Princess Alexandra, 2nd Duchess of Fife (1891-1959)


– Alexandra

Duchess of Fife

Alexandra Victoria Alberta Edwina Louise was born at East Sheen Lodge, Richmond, on 17 May 1891 and was the daughter of Alexander Duff, 1st Duke of Fife, and Louise, Princess Royal.

Since Alexandra’s only brother had been stillborn in 1890 and no other male heirs were likely, the dukedom and marquessate of Fife were heading for extinction as females were ineligible to inherit the titles. On 24 April 1900, Queen Victoria granted Alexander a second dukedom of Fife, along with the earldom of Macduff, stipulating the titles would jointly devolve to his daughters in the event no son was born. As a consequence, Alexandra would inherit the title of Duchess of Fife, however as a great-granddaughter in the female line, she was not eligible to be styled as a Princess of the United Kingdom or Her Royal Highness.

On 5 November 1905, Alexandra’s mother was granted the title of Princess Royal by her father, Edward VII, so both Alexandra and Maud were given the style of Highness and allowed to have the title of princess before their names, although they were ranked lower than those with the status of Royal Highness.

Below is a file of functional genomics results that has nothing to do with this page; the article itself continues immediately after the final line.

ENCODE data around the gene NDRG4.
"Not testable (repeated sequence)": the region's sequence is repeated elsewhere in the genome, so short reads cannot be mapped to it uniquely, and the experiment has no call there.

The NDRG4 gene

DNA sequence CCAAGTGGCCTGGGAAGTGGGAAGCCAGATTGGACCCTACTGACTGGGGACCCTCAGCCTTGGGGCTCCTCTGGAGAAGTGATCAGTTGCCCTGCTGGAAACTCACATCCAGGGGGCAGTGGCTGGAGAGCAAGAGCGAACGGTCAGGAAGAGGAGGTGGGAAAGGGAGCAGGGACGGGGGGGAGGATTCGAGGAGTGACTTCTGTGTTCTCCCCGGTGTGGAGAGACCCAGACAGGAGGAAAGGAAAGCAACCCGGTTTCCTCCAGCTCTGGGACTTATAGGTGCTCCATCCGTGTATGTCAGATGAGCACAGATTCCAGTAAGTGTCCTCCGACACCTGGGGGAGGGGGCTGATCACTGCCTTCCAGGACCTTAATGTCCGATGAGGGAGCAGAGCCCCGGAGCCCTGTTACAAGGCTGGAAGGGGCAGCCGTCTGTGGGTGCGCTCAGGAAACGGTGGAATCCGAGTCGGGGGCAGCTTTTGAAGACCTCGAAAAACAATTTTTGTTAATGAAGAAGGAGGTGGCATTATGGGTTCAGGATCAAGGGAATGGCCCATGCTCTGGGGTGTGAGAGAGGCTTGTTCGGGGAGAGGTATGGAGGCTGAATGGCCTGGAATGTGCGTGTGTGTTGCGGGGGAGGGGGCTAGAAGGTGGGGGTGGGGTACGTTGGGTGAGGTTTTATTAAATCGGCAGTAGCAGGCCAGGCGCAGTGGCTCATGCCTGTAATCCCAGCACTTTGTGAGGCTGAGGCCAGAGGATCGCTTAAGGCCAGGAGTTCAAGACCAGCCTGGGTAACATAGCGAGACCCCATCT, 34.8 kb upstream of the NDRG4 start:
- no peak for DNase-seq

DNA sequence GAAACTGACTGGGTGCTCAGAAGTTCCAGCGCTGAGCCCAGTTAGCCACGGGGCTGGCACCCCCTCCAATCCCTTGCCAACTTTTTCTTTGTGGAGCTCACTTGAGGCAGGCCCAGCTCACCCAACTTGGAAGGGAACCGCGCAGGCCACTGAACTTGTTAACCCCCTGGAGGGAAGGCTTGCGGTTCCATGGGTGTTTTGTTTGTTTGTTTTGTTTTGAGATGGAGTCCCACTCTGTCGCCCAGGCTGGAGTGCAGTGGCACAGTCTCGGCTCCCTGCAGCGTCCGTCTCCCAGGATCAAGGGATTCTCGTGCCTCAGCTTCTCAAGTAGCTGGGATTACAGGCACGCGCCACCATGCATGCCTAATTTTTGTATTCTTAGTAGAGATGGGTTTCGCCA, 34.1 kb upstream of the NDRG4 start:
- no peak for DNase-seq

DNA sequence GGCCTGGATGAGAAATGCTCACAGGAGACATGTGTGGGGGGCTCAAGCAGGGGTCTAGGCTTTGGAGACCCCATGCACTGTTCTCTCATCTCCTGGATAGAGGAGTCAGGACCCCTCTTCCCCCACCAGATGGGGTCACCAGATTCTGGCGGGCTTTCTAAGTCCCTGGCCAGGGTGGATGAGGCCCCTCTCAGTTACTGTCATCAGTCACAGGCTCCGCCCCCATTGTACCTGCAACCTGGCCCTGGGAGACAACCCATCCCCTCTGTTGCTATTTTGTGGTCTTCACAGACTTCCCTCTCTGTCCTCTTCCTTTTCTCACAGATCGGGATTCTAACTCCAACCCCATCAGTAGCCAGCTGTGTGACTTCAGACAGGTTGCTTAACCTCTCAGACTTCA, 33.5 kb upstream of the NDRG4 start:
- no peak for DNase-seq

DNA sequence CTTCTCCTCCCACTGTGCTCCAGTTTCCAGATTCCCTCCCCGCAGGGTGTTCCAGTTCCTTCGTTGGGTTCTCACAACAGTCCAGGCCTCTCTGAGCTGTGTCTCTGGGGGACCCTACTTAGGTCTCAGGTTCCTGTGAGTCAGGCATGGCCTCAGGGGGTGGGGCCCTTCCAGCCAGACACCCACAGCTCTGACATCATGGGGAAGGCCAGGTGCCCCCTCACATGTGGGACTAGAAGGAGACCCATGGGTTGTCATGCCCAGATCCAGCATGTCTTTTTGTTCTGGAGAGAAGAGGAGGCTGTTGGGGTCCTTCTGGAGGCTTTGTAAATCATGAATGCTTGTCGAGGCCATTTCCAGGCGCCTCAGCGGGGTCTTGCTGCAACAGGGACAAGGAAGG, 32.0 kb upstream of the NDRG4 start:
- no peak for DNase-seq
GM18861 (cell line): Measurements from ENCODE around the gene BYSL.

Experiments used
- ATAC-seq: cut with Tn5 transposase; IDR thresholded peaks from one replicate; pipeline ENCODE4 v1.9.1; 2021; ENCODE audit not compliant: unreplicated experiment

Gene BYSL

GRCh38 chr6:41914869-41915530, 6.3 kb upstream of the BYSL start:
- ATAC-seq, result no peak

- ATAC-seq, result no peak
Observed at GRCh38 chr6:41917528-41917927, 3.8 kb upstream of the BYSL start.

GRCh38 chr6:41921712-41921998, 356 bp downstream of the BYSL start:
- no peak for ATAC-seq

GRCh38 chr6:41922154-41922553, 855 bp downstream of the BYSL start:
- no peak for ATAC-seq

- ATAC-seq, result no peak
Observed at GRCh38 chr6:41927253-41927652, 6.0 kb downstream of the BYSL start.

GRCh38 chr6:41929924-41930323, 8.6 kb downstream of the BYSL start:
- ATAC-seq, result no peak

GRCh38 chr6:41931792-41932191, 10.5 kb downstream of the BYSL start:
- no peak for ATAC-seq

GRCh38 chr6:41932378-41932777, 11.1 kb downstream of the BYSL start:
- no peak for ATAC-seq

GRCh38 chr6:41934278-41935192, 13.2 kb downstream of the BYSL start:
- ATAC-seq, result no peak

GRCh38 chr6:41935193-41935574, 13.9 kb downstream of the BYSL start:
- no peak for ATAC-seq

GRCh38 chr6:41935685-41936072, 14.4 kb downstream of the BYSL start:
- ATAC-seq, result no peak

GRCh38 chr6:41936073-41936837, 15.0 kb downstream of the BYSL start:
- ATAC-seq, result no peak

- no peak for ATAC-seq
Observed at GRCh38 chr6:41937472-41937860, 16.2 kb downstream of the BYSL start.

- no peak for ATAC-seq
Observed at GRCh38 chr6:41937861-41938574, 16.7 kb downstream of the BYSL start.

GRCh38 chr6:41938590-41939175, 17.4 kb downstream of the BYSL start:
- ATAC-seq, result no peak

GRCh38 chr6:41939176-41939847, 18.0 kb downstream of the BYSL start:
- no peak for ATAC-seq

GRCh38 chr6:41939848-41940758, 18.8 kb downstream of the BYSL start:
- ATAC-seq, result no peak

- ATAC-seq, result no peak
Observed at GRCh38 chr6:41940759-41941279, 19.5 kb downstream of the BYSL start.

In 1910, Alexandra became secretly engaged to her cousin, Christopher of Greece and Denmark, a son of George I of the Hellenes, however neither set of parents approved of the match and the engagement was broken. Two years later, Alexandra’s father died and she became Duchess of Fife in her own right.

On 15 October 1913, Alexandra married another cousin, Arthur of Connaught, son of Queen Victoria’s third son, Arthur, Duke of Connaught, at St. James’s Palace, London. After the marriage, Alexandra became HRH Princess Arthur of Connaught and carried out a number of royal duties for her uncle, George V. After the war, Alexandra accompanied her husband to Pretoria after he was appointed Governor General of the Union of South Africa.

The couple’s only child, Alastair, was born on 9 August 1914, however he lost the ranking of prince when George V restricted the usage of the title and the style of Royal Highness to the immediate royal family. Afterwards, Alastair became known as the Earl of Macduff, a courtesy title bestowed on him as his mother’s heir, however he became the Duke of Connaught and Strathearn in 1942 after the death of his grandfather. Tragically, Alastair died in 1943 after falling out of a window whilst intoxicated and perished of hypothermia. Since Alastair had no heirs, his mother’s titles passed to her nephew, James, only child of her sister, Maud.

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